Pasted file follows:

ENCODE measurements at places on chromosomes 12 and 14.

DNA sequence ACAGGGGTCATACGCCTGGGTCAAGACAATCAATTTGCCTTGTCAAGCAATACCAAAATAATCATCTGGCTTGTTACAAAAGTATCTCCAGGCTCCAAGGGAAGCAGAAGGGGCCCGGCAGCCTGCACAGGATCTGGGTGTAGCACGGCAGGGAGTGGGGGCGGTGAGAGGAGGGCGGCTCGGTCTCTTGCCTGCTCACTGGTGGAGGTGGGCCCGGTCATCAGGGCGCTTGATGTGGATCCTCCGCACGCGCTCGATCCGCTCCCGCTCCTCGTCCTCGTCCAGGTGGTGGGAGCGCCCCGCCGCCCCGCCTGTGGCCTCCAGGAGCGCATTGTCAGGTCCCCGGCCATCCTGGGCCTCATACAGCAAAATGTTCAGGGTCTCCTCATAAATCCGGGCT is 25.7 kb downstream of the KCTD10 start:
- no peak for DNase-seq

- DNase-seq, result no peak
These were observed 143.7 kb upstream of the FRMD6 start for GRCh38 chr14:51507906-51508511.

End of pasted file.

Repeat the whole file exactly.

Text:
ENCODE measurements at places on chromosomes 12 and 14.

DNA sequence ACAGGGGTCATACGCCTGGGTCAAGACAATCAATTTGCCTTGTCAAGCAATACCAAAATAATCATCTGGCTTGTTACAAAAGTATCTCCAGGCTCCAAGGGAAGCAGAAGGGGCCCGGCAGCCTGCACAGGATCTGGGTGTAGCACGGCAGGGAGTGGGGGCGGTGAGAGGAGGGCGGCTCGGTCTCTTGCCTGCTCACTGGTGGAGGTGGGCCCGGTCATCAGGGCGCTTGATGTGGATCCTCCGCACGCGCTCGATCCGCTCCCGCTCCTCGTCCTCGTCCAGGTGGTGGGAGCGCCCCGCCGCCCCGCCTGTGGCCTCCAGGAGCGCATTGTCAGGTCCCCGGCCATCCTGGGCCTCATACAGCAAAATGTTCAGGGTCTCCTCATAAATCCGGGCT is 25.7 kb downstream of the KCTD10 start:
- no peak for DNase-seq

- DNase-seq, result no peak
These were observed 143.7 kb upstream of the FRMD6 start for GRCh38 chr14:51507906-51508511.